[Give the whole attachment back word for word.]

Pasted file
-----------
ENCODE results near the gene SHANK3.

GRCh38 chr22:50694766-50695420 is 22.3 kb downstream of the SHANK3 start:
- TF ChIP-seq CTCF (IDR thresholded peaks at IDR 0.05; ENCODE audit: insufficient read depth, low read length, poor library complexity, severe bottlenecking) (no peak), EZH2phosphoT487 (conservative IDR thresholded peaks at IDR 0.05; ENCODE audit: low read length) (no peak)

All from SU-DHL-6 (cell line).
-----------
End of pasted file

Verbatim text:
ENCODE results near the gene SHANK3.

GRCh38 chr22:50694766-50695420 is 22.3 kb downstream of the SHANK3 start:
- TF ChIP-seq CTCF (IDR thresholded peaks at IDR 0.05; ENCODE audit: insufficient read depth, low read length, poor library complexity, severe bottlenecking) (no peak), EZH2phosphoT487 (conservative IDR thresholded peaks at IDR 0.05; ENCODE audit: low read length) (no peak)

All from SU-DHL-6 (cell line).